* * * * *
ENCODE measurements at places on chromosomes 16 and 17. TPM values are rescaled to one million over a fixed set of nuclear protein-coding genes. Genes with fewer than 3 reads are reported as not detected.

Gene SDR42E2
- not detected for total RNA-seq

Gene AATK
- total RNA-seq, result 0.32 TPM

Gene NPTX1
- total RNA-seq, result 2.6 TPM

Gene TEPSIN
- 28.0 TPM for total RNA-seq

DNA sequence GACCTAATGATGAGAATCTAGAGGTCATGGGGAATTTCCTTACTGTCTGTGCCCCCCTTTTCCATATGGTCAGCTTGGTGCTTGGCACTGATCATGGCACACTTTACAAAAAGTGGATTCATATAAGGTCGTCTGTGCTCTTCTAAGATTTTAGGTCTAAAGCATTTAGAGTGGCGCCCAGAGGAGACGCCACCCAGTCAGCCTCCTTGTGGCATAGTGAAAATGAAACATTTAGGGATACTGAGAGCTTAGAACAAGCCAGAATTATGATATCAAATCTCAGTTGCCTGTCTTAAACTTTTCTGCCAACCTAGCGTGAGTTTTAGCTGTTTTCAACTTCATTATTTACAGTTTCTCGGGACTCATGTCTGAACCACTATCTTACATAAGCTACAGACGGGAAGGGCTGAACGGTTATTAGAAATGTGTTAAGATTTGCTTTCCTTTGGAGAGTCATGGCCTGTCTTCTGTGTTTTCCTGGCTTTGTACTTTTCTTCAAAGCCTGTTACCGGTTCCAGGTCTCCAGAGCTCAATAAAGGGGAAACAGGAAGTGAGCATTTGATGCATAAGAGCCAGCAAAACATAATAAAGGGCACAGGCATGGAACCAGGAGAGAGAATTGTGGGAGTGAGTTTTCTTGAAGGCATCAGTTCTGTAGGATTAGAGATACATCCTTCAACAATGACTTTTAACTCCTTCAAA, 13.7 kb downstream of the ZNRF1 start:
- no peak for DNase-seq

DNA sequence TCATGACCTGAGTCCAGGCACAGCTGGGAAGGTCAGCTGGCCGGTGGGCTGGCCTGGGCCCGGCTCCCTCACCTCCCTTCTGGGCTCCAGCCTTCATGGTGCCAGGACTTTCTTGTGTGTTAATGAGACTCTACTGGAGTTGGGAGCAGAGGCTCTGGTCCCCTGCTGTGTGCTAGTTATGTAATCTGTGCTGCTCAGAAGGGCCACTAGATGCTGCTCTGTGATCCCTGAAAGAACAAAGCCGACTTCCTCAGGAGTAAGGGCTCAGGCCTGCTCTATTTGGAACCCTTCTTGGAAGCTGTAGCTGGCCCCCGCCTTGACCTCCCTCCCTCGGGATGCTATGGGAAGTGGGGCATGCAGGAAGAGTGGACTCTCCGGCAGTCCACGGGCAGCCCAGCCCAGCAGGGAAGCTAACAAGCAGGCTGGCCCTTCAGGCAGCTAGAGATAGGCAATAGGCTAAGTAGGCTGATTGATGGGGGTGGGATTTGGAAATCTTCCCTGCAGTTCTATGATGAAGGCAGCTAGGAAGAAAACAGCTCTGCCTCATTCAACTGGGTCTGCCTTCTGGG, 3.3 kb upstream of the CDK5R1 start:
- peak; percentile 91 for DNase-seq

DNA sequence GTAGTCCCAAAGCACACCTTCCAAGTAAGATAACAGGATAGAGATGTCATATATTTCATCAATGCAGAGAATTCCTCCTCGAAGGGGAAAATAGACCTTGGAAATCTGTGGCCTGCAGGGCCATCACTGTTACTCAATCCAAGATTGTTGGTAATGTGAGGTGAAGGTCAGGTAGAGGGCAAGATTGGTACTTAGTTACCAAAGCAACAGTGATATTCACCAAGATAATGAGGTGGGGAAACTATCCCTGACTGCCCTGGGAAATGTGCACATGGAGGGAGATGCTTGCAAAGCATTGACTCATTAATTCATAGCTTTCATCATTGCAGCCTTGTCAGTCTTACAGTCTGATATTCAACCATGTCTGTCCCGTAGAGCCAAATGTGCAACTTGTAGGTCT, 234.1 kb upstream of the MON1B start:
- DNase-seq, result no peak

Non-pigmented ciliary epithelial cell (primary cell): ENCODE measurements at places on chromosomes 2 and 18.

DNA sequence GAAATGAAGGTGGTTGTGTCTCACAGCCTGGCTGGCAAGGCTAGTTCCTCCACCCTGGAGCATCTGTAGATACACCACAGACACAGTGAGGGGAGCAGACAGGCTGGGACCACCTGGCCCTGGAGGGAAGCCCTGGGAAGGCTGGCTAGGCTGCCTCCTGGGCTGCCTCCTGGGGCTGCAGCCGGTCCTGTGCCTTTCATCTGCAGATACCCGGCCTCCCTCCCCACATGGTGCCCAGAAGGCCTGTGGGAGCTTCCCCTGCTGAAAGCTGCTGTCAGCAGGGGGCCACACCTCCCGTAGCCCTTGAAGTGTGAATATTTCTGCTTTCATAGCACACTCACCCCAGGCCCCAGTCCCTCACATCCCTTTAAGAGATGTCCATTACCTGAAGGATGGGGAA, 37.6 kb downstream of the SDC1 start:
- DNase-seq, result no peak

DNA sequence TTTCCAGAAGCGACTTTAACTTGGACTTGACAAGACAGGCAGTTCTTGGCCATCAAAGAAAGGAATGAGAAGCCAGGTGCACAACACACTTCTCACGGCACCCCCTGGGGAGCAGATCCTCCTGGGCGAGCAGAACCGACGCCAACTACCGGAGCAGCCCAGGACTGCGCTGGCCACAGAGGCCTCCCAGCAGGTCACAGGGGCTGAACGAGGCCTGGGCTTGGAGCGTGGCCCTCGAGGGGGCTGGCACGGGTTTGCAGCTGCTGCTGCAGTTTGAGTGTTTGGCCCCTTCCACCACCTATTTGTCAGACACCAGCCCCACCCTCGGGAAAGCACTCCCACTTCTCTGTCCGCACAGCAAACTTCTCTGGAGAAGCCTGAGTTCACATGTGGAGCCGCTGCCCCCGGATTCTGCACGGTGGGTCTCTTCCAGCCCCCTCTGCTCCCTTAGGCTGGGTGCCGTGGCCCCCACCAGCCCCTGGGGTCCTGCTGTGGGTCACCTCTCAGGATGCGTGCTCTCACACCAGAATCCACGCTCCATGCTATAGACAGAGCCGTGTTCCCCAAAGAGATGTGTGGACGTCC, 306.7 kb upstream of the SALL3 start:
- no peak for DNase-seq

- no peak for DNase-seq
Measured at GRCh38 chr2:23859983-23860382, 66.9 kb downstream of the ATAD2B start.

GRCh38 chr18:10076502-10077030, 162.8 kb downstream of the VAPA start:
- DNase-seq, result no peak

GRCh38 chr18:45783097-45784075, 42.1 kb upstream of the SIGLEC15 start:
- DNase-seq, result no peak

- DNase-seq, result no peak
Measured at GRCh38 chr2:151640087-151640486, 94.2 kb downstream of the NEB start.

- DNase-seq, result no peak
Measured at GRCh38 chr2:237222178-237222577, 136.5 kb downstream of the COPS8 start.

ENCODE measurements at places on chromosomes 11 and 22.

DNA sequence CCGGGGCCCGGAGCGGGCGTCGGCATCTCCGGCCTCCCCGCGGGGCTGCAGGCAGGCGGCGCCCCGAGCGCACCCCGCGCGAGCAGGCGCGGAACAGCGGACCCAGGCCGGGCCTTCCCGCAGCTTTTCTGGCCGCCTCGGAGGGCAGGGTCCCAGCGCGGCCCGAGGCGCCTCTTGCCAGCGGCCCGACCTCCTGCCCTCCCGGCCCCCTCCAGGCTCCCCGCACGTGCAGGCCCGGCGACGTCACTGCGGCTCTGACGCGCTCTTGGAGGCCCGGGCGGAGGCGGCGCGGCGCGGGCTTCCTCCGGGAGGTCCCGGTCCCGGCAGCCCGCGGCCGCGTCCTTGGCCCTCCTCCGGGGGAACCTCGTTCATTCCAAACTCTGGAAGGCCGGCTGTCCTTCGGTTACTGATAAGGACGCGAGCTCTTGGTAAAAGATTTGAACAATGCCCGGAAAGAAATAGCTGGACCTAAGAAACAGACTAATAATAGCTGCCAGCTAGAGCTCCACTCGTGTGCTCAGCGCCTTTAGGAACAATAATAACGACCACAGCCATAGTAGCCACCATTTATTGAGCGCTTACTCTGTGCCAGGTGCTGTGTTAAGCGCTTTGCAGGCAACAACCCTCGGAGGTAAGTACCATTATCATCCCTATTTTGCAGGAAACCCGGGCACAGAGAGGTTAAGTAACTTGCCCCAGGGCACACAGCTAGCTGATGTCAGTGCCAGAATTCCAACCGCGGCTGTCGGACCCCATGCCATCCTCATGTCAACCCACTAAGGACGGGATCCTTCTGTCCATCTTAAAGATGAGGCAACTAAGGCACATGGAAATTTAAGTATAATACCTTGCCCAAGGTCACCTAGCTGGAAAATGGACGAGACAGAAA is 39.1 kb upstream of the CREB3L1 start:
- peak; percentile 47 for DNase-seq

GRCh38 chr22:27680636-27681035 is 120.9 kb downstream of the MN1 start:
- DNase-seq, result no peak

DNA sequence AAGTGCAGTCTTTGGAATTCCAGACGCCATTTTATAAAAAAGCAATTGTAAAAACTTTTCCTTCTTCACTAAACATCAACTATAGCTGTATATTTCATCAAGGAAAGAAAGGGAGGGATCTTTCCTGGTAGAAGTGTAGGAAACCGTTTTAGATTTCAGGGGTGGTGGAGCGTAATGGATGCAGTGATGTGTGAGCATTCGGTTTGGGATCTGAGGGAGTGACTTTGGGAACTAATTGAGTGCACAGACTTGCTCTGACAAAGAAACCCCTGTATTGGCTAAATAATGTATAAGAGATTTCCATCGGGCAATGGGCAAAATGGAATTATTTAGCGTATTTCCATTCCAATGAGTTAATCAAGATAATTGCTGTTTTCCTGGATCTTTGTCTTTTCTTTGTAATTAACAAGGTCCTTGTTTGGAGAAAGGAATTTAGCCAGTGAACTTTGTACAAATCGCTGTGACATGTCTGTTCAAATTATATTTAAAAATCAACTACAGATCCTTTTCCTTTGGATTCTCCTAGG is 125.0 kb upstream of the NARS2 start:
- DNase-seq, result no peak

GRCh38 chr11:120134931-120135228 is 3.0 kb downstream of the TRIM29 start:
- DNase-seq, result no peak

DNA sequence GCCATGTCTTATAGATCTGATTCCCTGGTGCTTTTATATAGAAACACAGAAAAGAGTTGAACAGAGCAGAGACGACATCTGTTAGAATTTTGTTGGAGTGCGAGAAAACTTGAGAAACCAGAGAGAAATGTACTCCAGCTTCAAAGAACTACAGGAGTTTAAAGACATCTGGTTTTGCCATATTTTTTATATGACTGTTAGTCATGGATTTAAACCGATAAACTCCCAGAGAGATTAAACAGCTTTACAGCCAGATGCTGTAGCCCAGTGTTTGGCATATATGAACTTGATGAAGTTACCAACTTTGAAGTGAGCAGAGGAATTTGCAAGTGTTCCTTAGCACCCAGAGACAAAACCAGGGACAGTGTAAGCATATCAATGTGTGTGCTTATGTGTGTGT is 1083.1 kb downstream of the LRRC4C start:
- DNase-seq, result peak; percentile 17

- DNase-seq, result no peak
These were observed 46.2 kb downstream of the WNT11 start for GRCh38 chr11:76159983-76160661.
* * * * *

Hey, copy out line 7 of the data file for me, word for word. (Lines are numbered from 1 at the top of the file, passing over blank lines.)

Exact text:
- total RNA-seq, result 2.6 TPM